Take your pick: Syria is a target-rich environment for U.S. missiles
There are other targets such as surface-to-air missile batteries, bases for helicopter gunships and munition bunkers scattered around Damascus. Two other targets: special forces training camps in the mountains of al Dreij between Damascus and the Lebanon border, and in Jebal Druze near Jordan.
War planners might choose to hit a military academy in Aleppo, Syria’s largest city and commercial center, or coastal defense battalions with anti-aircraft and anti-ship missiles along the Mediterranean coast.
All told, Mr. Assad rules an army of three corps encompassing 13 divisions of about 15,000 troops each, operating to protect the capital and the borders with Lebanon and Jordan. His most loyal are maneuver forces deployed to where the rebels are trying to take ground.
“Defections and attrition have exacerbated the regime’s central challenge of generating combat power,” he wrote. “These dynamics have weakened the Syrian Army in some ways but also honed it, such that what remains of these armed forces is comprised entirely of committed regime supporters.”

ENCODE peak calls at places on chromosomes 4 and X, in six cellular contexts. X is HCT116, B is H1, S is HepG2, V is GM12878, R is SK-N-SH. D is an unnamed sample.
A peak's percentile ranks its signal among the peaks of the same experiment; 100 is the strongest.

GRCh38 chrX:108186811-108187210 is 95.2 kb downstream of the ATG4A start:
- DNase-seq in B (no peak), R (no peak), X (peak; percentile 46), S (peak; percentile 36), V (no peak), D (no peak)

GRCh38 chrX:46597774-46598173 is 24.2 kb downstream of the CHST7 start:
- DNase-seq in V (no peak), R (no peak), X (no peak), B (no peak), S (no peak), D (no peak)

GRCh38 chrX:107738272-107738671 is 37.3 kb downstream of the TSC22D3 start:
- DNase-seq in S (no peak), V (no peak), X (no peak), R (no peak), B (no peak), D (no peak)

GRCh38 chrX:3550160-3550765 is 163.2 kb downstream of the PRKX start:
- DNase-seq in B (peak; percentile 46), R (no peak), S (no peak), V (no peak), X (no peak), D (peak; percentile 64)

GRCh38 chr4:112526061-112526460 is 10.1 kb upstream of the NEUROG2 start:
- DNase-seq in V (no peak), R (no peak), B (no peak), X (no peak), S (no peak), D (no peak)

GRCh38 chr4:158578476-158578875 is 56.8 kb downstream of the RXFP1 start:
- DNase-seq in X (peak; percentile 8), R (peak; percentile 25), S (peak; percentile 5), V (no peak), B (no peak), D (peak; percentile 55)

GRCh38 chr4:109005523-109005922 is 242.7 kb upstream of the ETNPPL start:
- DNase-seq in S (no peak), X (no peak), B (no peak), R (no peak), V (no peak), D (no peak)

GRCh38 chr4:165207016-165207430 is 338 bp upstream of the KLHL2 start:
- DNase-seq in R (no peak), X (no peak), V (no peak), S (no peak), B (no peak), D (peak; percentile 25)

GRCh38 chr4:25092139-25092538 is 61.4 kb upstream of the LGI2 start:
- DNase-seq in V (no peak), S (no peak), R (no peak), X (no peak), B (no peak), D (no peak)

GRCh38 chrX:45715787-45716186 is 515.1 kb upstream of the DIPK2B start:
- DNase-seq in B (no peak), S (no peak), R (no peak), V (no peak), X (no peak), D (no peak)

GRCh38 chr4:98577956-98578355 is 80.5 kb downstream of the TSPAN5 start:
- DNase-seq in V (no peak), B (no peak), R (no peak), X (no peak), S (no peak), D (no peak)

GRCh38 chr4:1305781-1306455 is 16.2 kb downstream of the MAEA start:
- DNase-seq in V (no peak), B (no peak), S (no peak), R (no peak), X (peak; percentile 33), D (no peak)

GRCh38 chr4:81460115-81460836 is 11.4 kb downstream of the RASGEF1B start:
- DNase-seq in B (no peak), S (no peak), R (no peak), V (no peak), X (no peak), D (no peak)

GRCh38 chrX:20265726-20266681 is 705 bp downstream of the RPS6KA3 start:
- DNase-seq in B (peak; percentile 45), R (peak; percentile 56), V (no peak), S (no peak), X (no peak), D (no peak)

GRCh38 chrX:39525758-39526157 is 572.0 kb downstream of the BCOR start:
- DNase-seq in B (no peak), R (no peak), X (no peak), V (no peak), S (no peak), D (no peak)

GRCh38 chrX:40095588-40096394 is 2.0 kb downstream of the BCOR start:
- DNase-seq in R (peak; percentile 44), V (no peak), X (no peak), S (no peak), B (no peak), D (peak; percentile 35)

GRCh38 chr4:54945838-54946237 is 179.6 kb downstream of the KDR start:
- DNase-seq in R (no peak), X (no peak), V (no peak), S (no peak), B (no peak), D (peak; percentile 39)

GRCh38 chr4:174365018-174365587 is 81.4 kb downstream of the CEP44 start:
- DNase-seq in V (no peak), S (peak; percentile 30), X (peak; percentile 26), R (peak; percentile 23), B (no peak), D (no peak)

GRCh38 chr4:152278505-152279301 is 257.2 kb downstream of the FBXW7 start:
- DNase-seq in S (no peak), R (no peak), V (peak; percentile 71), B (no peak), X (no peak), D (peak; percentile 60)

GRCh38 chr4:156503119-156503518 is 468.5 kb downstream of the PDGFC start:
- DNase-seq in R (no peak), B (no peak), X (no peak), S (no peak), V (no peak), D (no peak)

Added to the mix are pro-regime bands of militias that have carried out some of the most brutal attacks. They are backed by Hezbollah and Iran’s Revolutionary Guard Corps.
The fact that Mr. Assad is using his army as a maneuver force and relying on bands of unconventional fighters makes it difficult to target them with cruise missiles, which usually strike stationary targets. Strike fighter jets can find and hit moving targets, but the Obama administration has stressed that any attack will be limited — in effect, ruling out tactical sorties over Syria.
Norman Polmar, a leading naval researcher, said that four destroyers can fire 80 Tomahawk cruise missiles.
“The 1,000-pound warhead can destroy the palace, ministries, command centers, storage depots, hangars, bridges,” he said. While that would not end the fighting, “it could make life very uncomfortable for Assad.”
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